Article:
Justin Vickers wins Fulbright Scholar Award to conduct research in United Kingdom
The U.S. Department of State and the J. William Fulbright Foreign Scholarship Board recently awarded Illinois State University’s Justin Vickers a Fulbright U.S. Scholar Program award to conduct research at University of Surrey, Guildford, in the United Kingdom.
An associate professor and artist teacher of voice in the School of Music at Illinois State, Vickers will conduct research at the BBC Written Archives, Archives of the Royal Opera House, and the Britten-Pears Foundation, and complete the manuscript for his extensive monograph The Aldeburgh Festival of Music and the Arts: A History of the Britten and Pears Era, 1948-1986 (The Boydell Press). He will also host a conference on Postwar Festival Culture in the British Isles at the University of Surrey and will lead seminars and masterclasses on the creative and commissioning processes related to modern song cycles and opera with students of the University of Surrey and Trinity Laban Conservatoire of Music and Dance, London. Vickers will also perform in recital appearances throughout England while in residence and will collaborate on programming with the Britten-Pears Foundation and Benjamin Britten’s home at The Red House, Aldeburgh, Suffolk.
“I am honored to join this illustrious cohort of past and current Fulbright Scholars,” Vickers said. “It has always been one of my dreams to win a Fulbright to the UK, and I am thrilled that this opportunity will allow me to finish my book on Britten’s and Pears’s Aldeburgh Festival and to experience an extended period of residency in England.”
“Dr. Vickers exemplifies our core values of learning and scholarship,” said University President Larry Dietz. “Being named a Fulbright Scholar highlights not only the excellence of his work, but of the collaborative spirit he embraces that unites academics across continents.”
Vickers is currently editing and contributing to Benjamin Britten in Context for Cambridge University Press and is co-editor and contributor to Benjamin Britten Studies: Essays on An Inexplicit Art (The Boydell Press, 2017). His scholarly work has appeared in Literary Britten: Words and Music in Benjamin Britten’s Vocal Works (The Boydell Press, 2018), The Sea and the British Musical Imagination (The Boydell Press, 2016), and his discovery of a lost Britten song was chronicled in The Musical Times (Winter 2015). His most recent Scottish-themed commercial recording, Caledonian Scenes: Songs of Judith Weir, Benjamin Britten & Hamish MacCunn, was released in winter 2020 by the American/British classical label Albany Records.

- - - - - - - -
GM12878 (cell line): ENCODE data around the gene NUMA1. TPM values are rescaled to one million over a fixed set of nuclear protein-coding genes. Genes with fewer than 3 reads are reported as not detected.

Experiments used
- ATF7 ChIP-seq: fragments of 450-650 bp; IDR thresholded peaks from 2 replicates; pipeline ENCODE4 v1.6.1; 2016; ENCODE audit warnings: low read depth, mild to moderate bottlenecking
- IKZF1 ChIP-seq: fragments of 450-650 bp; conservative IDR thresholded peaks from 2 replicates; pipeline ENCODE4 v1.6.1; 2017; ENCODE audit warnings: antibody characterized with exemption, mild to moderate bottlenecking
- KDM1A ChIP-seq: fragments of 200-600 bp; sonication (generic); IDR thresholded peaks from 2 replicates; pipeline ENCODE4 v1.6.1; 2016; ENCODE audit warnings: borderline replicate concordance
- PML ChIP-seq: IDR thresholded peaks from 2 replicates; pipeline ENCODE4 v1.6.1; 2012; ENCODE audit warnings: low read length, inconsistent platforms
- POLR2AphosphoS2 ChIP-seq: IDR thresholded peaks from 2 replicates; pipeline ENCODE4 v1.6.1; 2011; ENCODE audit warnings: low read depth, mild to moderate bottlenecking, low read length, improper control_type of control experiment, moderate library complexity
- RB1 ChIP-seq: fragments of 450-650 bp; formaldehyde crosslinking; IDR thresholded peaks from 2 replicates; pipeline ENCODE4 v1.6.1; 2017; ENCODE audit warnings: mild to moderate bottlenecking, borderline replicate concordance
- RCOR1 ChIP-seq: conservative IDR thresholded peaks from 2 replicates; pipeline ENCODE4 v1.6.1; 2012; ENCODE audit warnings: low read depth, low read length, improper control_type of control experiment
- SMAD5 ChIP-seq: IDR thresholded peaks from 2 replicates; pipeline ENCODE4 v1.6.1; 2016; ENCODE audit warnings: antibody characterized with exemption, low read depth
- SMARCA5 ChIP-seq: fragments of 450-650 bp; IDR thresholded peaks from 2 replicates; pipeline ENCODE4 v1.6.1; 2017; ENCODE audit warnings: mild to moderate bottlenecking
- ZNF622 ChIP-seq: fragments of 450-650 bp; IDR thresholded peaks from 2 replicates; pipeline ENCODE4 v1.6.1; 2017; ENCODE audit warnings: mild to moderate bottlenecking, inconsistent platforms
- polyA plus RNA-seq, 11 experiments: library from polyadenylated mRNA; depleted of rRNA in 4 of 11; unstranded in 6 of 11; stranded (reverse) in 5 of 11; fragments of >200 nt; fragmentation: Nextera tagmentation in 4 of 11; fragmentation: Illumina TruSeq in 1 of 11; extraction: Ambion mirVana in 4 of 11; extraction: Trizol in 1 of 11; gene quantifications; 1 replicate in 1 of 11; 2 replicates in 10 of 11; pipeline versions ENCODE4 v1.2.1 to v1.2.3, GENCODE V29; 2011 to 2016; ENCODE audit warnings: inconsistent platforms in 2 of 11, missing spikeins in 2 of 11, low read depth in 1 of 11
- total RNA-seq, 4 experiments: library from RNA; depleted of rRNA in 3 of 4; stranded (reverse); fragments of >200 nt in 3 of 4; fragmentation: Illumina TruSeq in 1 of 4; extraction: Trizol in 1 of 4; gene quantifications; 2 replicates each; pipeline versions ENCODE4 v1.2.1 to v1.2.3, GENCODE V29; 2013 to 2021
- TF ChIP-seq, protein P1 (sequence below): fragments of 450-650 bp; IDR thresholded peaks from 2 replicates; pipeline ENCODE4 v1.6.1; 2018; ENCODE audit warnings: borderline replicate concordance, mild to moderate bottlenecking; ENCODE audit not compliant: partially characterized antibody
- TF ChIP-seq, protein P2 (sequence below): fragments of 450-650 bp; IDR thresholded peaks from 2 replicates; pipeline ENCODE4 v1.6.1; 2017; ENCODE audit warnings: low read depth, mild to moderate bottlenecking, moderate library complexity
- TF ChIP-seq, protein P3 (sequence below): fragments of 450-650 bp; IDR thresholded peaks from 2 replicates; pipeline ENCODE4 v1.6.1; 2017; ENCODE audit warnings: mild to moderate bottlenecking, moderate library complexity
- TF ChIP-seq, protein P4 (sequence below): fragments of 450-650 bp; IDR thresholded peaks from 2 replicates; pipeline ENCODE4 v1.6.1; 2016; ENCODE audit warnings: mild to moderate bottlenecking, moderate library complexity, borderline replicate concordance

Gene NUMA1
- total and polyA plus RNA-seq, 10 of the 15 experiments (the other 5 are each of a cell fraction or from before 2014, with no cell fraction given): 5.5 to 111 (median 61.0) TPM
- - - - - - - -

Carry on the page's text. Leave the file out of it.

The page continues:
Vickers just returned from Saint Petersburg, Russia, where he performed Benjamin Britten’s song cycle The Poet’s Echo (Alexander Pushkin poetry) in Peter Pears’s English-language translation at the Nikolai Rimsky-Korsakov Museum, and presented a paper at the “British-Russian Crossroads: Exchanges of Words and Music” conference hosted by the British Council and the British Embassy in Moscow. In March 2020, Vickers has a two-week creative retreat at The Red House, where he will be writing The Jeremy Thorpe Affair, the first of a pair of opera librettos for American composer Tony Solitro.
Vickers, who earned his Doctor of Musical Arts in Performance and Literature (A.Mus.D.), while completing the coursework for the Ph.D. in historical musicology from the University of Illinois at Urbana-Champaign, has presented at international conferences in England, France, and Russia, was director of the international Benjamin Britten at 100: An American Centenary Symposium in 2013 at Illinois State, and will host the Ninth Biennial Conference of the North American British Music Studies Association on the ISU campus (July 23-26, 2020).
The Fulbright U.S. Scholar Program is administered at Illinois State University by Fulbright Program Advisors Lea Cline and Joseph Zompetti, and Fulbright Scholar Liaison Erin Mikulec.
Vickers is one of more than 800 U.S. citizens who will teach, conduct research, and/or provide expertise abroad for the 2020-2021 academic year through the Fulbright U.S. Scholar Program. Recipients of Fulbright awards are selected based on academic and professional achievement as well as a record of service and demonstrated leadership in their respective fields.
The Fulbright Program is the flagship international educational exchange program sponsored by the U.S. government and is designed to build lasting connections between the people of the United States and the people of other countries. The Fulbright Program is funded through an annual appropriation made by the U.S. Congress to the U.S. Department of State. Participating governments and host institutions, corporations, and foundations around the world also provide direct and indirect support to the program, which operates in over 160 countries worldwide.
Since its establishment in 1946 under legislation introduced by the late U.S. Senator J. William Fulbright of Arkansas, the Fulbright Program has given more than 380,000 students, scholars, teachers, artists, and scientists the opportunity to study, teach and conduct research, exchange ideas, and contribute to finding solutions to shared international concerns.